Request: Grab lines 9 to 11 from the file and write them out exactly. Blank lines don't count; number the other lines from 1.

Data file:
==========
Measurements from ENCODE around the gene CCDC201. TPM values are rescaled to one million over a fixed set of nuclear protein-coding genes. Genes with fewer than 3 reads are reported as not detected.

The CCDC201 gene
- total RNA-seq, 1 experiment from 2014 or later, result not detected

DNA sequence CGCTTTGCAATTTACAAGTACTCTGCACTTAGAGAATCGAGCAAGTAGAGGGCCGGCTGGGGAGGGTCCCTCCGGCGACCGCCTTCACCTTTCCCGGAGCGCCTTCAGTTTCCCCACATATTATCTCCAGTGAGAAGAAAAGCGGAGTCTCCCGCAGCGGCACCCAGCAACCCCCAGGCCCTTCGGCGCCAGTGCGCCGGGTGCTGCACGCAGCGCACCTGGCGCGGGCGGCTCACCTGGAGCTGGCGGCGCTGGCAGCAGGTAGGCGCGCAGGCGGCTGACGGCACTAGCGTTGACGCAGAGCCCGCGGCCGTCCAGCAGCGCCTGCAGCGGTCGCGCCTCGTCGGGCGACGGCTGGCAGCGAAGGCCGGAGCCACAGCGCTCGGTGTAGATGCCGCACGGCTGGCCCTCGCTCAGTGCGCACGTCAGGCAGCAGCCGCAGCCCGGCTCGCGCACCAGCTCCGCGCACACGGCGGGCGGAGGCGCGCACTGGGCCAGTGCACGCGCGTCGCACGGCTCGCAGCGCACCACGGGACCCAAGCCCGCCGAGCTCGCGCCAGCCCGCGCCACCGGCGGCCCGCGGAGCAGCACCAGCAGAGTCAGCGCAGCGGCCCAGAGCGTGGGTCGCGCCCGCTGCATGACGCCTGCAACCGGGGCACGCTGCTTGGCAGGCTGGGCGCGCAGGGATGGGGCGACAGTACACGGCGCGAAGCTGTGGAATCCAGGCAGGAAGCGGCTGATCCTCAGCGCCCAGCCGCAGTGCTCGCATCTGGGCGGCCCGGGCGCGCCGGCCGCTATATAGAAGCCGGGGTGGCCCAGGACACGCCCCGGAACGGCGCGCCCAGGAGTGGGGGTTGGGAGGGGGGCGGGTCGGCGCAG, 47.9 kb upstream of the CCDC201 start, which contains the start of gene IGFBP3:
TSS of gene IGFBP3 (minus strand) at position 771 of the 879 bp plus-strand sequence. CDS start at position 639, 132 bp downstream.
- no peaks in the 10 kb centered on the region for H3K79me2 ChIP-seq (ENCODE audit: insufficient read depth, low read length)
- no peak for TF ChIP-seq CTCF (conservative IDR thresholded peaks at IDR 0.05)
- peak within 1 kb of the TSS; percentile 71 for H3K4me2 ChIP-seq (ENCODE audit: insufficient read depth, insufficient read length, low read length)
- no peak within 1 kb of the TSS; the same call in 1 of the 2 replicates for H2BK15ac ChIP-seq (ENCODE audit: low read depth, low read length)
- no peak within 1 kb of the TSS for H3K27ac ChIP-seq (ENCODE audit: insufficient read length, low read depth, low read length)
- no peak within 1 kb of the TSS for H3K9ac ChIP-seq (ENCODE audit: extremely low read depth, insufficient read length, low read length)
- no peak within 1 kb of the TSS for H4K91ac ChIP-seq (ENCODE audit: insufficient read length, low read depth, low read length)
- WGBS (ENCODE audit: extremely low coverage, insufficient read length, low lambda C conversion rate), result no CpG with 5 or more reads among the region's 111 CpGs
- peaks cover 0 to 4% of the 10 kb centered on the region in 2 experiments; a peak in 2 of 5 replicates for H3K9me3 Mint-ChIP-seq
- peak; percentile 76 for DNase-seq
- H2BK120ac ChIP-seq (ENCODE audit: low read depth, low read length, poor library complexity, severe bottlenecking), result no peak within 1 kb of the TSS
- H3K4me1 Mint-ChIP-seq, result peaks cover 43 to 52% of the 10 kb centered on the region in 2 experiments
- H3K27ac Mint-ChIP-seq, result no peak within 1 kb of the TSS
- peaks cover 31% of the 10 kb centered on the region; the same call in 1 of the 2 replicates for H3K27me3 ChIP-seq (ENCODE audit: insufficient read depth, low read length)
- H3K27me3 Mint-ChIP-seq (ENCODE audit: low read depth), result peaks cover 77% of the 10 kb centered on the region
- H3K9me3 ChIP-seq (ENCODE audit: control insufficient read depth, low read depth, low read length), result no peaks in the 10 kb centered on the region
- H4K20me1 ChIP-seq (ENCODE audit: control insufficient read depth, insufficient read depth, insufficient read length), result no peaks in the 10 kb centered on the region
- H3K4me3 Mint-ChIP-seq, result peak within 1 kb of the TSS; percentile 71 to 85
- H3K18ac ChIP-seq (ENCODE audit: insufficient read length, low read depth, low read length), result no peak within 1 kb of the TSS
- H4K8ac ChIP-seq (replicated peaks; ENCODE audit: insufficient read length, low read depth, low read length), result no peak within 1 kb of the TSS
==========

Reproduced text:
- no peak within 1 kb of the TSS; the same call in 1 of the 2 replicates for H2BK15ac ChIP-seq (ENCODE audit: low read depth, low read length)
- no peak within 1 kb of the TSS for H3K27ac ChIP-seq (ENCODE audit: insufficient read length, low read depth, low read length)
- no peak within 1 kb of the TSS for H3K9ac ChIP-seq (ENCODE audit: extremely low read depth, insufficient read length, low read length)